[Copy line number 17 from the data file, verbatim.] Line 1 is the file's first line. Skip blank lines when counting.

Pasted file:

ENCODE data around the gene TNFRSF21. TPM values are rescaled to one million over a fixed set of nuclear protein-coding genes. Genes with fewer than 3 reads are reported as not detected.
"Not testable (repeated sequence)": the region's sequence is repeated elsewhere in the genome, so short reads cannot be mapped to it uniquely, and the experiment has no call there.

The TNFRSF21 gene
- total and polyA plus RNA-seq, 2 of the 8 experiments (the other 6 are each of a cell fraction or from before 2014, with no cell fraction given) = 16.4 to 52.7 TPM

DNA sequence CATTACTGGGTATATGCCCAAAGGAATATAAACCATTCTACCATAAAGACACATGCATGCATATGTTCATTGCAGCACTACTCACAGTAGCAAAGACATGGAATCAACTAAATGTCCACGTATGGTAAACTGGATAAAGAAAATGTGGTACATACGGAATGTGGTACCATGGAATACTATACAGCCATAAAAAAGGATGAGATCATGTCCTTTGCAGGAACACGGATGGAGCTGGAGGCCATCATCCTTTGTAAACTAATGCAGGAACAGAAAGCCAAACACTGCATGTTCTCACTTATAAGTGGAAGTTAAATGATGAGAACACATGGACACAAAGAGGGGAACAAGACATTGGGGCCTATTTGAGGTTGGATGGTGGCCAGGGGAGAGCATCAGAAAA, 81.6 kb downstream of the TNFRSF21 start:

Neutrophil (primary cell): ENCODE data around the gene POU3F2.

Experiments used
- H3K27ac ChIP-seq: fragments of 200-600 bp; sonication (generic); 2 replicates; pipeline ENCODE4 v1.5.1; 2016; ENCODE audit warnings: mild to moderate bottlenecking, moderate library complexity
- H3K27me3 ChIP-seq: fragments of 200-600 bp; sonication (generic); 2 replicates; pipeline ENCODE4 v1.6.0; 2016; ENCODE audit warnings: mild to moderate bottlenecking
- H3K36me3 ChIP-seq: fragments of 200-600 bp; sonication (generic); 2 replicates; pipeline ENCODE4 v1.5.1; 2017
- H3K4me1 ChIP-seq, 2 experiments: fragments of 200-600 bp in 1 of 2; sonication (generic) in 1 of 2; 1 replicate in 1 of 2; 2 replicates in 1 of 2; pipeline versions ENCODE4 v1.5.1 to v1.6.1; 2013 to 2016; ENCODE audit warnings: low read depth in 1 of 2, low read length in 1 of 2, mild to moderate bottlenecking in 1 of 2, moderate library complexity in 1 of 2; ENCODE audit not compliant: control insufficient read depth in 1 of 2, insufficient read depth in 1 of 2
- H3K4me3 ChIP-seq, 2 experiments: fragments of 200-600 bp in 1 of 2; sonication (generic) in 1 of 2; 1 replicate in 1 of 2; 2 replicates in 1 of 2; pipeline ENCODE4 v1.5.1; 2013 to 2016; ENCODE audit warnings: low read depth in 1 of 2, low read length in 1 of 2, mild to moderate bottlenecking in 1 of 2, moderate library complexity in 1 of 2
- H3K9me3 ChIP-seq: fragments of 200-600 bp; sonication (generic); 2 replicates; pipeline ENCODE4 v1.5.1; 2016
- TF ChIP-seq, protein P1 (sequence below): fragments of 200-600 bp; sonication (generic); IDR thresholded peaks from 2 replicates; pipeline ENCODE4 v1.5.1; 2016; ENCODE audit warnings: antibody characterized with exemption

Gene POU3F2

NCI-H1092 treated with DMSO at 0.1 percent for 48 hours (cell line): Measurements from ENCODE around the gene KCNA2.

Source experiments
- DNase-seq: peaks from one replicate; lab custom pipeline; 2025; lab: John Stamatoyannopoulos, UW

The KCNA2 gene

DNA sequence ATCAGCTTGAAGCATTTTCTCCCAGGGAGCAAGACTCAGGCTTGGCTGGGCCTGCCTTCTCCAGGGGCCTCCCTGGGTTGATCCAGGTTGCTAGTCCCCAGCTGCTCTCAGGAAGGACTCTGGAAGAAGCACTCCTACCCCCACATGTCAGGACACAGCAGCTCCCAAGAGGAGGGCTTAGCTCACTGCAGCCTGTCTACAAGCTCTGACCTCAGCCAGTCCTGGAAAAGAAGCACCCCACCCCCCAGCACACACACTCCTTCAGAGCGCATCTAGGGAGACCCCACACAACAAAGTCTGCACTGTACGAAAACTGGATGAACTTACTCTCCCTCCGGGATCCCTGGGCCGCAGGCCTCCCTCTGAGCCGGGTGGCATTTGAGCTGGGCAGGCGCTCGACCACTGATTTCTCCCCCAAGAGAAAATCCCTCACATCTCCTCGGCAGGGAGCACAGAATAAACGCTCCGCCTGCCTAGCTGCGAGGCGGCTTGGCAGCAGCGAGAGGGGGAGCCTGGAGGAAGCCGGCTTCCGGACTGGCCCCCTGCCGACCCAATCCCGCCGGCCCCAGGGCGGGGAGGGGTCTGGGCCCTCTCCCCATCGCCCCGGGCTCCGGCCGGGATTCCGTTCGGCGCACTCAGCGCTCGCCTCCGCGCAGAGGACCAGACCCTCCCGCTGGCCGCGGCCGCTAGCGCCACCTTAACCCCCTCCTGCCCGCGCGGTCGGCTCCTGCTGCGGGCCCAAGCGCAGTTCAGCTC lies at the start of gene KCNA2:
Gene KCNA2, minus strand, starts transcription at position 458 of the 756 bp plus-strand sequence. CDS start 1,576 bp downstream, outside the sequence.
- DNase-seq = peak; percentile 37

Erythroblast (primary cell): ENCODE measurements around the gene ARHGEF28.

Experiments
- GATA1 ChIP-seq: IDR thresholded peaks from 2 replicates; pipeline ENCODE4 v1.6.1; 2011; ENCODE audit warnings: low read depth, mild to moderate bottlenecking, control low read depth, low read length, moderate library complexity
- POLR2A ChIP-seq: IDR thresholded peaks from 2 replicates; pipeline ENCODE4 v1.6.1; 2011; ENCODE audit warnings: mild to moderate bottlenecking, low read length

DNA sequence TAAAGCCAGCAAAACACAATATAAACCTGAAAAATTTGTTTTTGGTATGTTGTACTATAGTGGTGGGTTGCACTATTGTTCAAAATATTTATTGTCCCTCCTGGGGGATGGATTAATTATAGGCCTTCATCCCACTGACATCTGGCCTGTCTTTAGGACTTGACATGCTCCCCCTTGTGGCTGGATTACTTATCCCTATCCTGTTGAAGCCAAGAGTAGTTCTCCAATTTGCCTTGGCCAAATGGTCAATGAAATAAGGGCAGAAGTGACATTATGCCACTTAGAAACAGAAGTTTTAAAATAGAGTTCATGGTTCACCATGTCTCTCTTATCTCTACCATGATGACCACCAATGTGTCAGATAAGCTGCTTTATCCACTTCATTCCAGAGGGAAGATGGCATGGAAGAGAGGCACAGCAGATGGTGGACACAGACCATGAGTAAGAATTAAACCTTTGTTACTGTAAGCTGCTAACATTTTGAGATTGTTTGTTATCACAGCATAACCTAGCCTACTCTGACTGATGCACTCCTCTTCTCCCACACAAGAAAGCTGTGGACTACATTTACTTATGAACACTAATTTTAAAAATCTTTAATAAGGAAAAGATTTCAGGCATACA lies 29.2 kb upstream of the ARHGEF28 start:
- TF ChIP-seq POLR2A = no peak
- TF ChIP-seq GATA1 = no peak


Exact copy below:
Source experiments